Yes, it is a lot of work, and essentially a work-around.  But if you can't afford another software package, you have a backup plan.  You can follow a link here to a video I made regarding setting up PD for label free quan.

Wednesday, July 2, 2014

Sample collection. Level? Super robot!

This week I've been working up in Cape Cod.  Tough life, I know....

The proteomics facility at Woods Hole studies biomarkers throughout the ocean and found at different depths.  A complication of the research here is that sample collection requires dragging long (miles long!) cables below the ocean and pulling them up.  This process takes a long time.

Fortunately, WHOI has an amazing capacity for building submersible robots!

Enter CLIO, a robotic submersible for capturing proteomics samples (and genomics and RNA and metabolomics and other boring stuff) from the oceans of the world.

CLIO's job will be to drop down to incredible depths, filter sea water, store it and return it for proteomic analysis.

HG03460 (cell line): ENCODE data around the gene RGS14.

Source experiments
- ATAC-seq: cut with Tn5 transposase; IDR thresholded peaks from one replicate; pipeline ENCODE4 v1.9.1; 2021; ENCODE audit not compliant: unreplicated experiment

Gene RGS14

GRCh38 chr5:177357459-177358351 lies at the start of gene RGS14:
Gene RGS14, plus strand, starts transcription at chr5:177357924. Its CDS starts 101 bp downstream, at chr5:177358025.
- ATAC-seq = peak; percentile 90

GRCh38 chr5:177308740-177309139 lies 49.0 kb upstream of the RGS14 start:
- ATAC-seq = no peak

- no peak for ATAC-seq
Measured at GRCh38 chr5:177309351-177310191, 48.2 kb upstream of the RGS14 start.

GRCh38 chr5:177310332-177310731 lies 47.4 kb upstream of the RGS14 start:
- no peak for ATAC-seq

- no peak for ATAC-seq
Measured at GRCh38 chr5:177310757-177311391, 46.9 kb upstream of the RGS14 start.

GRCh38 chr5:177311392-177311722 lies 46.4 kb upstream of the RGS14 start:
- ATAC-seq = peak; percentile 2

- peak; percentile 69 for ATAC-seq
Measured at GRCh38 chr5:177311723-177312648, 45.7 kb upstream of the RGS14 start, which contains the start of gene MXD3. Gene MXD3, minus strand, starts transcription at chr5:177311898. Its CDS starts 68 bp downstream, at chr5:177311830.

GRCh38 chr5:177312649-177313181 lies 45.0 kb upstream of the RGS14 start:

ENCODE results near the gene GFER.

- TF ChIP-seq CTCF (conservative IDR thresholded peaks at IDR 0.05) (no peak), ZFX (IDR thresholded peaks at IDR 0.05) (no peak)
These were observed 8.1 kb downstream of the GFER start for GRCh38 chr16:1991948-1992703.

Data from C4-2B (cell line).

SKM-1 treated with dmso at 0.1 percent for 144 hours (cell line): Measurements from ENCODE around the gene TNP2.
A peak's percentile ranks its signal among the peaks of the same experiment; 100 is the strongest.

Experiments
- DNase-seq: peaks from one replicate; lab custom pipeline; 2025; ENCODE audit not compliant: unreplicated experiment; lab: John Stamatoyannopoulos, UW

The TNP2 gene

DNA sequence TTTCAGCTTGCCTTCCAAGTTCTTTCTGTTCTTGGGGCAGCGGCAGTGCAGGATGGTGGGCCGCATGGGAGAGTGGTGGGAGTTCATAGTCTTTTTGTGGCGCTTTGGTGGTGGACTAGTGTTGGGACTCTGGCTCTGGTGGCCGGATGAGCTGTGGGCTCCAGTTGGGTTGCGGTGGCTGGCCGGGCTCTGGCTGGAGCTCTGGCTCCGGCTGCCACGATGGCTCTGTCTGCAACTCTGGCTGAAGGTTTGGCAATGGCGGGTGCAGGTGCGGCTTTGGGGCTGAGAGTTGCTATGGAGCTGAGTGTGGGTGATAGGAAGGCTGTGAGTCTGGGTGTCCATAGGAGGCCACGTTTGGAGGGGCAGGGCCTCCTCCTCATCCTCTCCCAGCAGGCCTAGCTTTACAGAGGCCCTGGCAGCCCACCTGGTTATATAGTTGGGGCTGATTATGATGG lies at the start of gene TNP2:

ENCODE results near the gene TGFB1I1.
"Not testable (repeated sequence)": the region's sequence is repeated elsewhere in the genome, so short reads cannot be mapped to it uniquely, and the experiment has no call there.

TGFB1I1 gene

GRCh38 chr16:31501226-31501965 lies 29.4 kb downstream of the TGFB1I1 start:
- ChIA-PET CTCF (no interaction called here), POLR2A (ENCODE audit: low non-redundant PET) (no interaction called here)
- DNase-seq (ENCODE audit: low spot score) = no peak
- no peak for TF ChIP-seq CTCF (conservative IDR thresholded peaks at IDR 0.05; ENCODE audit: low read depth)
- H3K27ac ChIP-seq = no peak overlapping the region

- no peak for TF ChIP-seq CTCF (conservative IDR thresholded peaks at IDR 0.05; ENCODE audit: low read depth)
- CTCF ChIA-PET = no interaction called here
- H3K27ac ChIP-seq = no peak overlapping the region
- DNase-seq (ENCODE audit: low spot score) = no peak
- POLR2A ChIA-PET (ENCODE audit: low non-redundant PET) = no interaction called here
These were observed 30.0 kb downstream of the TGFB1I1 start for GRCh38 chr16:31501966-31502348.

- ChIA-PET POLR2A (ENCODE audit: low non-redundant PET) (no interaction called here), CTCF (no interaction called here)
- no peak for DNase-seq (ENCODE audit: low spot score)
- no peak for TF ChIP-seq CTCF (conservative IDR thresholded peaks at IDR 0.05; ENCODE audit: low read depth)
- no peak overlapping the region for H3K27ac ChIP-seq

You can read more about CLIO here.

Tuesday, July 1, 2014

Captive spray is back for mass specs!

Almost a week with no entries!?!?!  I've been busy...  This one is definitely worth a few minutes of writing.

Captive spray is something that has a lot of fans out there.  Recent big business dealings made it go away, however, and now you can only purchase it for NMRs or for instruments made by an NMR company or something.

I recently found out that a new company is now producing these sources again for mass spectrometers.  If you are interested, check out Ultra-FAST at this link.  If English is your language, there is a small button in the right corner that will translate the page.